The first measures taken by the Chávez government weakened some interests of the dominant economic groups (These included the laws relating to: Land reform, hydrocarbons, fishing, and others enacted by the Executive Power, with the authorisation of the Legislative Power.) These increased the determination of the opposition to overthrow the Chávez government. With the approval of the Bush administration, the Venezuelan opposition initiated a series of employers’ lock-outs or so-called “strikes”, and other actions aimed at destabilising the government.

In December 2001, the first “strike” was called. This allowed the opposition to test out its forces before capitalising on the attempt to defeat the Chávez government. Frequent visits were made by the leaders of the opposition to Washington. The media presented such visits in such a way as to show that they had the support of Washington in trying to remove Chávez from power. From that point on, Chávez told his opponents that if they wanted him out they should use the mechanism afforded to them in the ‘Bolivarian Constitution’ – the recall referendum. The opposition forces at that time argued that the country could not wait so long to remove the President (The constitution lays down that this mechanism could not be put into effect until August 2003).

During the first months of 2002, massive demonstrations took place involving both government supporters and the opposition. At the same time, the opposition waited for the right moment to strike and to organise a coup. They demanded that the President “resign”. In order to try and force this, they attempted to create a general climate of “ungovernability”. However, they never fully achieved this.

Nevertheless, Chávez provoked a crisis in the “nationalised” petrol company, PVDSA, which is linked to the big US corporations, and is dependent on them for technology. Chávez attempted to appoint a “Junta Directiva” that would respond to the “interests of the nation”. This provoked a climate of discontent and opposition amongst the “technocrats” that dominated the operations of PVDSA.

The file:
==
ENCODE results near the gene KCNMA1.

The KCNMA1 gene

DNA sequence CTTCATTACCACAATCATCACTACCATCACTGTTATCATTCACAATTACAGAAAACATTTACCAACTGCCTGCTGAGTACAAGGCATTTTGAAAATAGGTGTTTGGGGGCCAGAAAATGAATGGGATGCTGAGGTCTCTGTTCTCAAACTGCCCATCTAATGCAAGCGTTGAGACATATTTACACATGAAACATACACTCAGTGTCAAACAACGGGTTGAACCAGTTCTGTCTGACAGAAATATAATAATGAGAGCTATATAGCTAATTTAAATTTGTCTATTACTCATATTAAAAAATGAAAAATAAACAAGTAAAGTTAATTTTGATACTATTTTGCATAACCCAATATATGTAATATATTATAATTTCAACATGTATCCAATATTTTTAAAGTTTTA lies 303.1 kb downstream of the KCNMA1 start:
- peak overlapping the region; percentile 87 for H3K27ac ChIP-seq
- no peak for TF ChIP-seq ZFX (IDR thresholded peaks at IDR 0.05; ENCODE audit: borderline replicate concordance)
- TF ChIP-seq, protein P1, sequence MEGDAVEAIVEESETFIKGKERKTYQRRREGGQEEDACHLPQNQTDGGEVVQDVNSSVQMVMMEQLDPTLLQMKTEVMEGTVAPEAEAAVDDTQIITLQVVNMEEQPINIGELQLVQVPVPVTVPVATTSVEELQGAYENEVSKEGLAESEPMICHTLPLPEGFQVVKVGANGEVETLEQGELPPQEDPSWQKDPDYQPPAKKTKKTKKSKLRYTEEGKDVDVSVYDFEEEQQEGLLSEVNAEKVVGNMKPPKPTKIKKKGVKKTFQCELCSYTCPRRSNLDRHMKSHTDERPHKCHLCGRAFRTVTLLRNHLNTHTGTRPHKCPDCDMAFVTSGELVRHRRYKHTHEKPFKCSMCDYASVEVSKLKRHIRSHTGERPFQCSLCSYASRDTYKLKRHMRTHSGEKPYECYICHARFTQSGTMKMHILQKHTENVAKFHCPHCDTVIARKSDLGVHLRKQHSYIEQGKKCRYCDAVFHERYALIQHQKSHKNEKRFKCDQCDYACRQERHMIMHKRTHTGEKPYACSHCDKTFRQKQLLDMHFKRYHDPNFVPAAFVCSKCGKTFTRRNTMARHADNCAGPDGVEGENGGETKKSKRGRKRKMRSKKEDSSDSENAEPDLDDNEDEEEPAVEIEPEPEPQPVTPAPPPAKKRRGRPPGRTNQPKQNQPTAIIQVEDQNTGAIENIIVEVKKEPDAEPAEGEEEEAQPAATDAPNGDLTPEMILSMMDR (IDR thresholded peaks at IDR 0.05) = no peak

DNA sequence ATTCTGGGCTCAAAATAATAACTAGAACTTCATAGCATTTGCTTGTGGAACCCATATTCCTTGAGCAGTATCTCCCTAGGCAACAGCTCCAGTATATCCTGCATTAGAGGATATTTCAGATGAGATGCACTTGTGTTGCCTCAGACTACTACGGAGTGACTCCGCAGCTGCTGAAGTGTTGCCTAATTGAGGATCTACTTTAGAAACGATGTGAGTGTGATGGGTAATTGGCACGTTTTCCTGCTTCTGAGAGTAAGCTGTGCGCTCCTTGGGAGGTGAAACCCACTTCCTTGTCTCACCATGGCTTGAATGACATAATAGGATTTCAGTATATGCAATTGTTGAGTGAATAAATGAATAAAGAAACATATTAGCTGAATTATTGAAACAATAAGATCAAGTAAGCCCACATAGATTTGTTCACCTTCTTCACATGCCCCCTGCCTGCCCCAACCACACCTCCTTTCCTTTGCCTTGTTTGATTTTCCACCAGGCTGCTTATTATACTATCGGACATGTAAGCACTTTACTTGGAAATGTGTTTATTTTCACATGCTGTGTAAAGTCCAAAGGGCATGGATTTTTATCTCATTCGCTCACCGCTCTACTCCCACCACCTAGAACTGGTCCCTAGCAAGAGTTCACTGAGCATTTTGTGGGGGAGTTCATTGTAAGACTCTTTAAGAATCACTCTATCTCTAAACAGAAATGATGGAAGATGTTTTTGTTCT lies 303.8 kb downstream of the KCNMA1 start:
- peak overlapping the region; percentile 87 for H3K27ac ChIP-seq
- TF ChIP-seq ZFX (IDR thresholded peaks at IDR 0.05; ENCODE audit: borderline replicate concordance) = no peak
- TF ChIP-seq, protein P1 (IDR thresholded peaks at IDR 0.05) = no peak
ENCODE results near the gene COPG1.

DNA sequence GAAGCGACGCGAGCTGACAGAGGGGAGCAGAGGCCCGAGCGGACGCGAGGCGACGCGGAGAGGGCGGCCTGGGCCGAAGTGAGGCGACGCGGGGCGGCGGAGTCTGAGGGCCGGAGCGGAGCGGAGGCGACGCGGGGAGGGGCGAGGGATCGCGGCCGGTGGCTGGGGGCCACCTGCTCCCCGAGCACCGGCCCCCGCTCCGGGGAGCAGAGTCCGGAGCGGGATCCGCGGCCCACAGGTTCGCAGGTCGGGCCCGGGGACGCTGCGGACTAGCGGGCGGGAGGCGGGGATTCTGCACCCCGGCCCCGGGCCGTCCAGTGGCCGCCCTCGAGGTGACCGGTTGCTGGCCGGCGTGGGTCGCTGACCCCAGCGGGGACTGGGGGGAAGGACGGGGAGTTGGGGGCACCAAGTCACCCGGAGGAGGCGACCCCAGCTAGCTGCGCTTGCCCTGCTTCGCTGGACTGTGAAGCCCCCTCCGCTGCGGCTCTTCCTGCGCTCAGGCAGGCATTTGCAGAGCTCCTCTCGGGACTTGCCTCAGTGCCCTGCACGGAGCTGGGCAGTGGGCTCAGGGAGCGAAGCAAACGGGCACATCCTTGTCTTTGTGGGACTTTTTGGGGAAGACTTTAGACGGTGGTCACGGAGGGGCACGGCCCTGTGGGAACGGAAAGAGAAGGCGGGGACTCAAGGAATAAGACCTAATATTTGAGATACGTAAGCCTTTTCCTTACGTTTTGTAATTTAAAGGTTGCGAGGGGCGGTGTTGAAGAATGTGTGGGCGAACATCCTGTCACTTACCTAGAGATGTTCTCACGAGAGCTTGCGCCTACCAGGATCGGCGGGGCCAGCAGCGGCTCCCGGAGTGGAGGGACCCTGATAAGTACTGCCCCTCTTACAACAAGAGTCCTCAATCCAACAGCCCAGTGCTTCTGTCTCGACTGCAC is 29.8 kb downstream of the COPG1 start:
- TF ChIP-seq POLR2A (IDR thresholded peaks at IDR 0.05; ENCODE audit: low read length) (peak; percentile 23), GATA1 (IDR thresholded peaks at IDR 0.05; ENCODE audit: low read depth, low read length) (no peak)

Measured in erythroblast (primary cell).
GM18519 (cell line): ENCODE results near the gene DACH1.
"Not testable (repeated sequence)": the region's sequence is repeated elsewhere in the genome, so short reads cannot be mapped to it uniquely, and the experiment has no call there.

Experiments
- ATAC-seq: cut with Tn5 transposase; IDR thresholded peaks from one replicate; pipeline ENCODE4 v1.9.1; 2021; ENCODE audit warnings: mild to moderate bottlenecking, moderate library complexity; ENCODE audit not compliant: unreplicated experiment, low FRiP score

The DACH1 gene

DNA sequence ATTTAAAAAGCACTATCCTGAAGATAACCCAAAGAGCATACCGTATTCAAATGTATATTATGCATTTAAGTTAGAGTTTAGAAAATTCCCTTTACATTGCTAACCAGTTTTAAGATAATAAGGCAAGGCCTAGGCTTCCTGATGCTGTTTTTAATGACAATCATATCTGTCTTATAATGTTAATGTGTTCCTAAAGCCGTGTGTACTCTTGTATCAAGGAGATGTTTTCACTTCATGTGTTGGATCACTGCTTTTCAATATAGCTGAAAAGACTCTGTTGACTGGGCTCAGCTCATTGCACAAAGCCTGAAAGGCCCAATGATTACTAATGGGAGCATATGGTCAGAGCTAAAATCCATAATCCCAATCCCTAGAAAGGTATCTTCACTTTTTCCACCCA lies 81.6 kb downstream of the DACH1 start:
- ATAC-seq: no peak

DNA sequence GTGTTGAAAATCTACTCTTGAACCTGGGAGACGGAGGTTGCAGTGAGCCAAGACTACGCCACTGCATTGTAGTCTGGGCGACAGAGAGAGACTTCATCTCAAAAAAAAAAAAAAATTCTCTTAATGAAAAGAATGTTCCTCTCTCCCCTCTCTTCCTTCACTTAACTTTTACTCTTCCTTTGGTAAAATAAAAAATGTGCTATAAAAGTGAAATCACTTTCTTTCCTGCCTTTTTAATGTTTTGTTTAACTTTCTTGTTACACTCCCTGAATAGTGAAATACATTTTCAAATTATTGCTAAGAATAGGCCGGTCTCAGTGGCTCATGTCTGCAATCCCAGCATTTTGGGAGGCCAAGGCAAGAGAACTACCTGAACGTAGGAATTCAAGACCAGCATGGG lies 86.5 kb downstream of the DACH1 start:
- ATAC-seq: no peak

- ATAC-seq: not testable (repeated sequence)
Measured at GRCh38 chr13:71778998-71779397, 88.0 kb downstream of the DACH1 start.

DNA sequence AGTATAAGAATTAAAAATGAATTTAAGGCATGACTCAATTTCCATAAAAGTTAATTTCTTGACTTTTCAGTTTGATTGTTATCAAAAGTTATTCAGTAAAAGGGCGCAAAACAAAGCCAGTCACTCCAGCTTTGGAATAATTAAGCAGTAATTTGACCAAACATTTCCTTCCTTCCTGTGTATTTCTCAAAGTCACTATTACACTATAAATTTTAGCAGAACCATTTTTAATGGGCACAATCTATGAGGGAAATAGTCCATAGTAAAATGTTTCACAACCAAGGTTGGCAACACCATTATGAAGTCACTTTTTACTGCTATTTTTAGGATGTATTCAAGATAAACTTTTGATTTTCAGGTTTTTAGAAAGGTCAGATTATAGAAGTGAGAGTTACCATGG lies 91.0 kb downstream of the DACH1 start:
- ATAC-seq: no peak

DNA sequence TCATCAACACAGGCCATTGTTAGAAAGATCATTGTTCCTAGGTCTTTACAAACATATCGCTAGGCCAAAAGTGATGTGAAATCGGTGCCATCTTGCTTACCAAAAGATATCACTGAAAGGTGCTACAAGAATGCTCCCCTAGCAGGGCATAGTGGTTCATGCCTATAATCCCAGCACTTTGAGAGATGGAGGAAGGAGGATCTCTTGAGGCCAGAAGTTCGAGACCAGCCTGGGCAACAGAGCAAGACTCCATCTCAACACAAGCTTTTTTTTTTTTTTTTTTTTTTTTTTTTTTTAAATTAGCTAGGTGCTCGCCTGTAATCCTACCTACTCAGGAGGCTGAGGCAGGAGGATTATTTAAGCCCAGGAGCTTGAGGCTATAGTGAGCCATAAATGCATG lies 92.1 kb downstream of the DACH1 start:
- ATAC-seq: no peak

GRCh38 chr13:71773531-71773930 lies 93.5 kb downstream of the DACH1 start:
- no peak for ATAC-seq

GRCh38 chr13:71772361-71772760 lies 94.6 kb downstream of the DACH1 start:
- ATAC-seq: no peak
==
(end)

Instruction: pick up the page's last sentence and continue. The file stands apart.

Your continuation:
This first petrol crisis provoked a chain reaction that was welcomed by the planners of the attempted military coup. On 11 April 2002, a demonstration was called by the opposition at the gates of the headquarters of PVDSA. This followed several days of the employers’ lock-out, which had included a shut down for three consecutive days of the TV and media networks. During this period, they only broadcast reports of opposition demonstrations.

To test their support, the leader of the employers’ organisation (FEDECAMARAS), Pedro Carmona, and Carlos Ortega, the social democratic leader of the trade union confederation, CTV, urged their supporters to protest outside the Presidential Palace, Miraflores, to demand that Chávez resign.

The Presidential Palace was surrounded by supporters of President Chávez but a physical clash was prevented from taking place between the protestors. However, both groups of demonstrators were fired upon by, as then, unknown armed groups. Following these attacks (later shown to be organised by sections of the opposition), a series of announcements were made on the private TV channels by senior military officers associated with the attempted coup, They demanded that Chávez resign and accused him of responsibility for the shootings against unarmed demonstrators.

A brief dictatorship was installed, from 12-13 April, and started to repress many of the popular leaders who supported Chávez. There was no news about the deposed President and Ministers, but MPs, governors, and other official representatives were taken by force from their homes and workplaces by the right wing conspirators.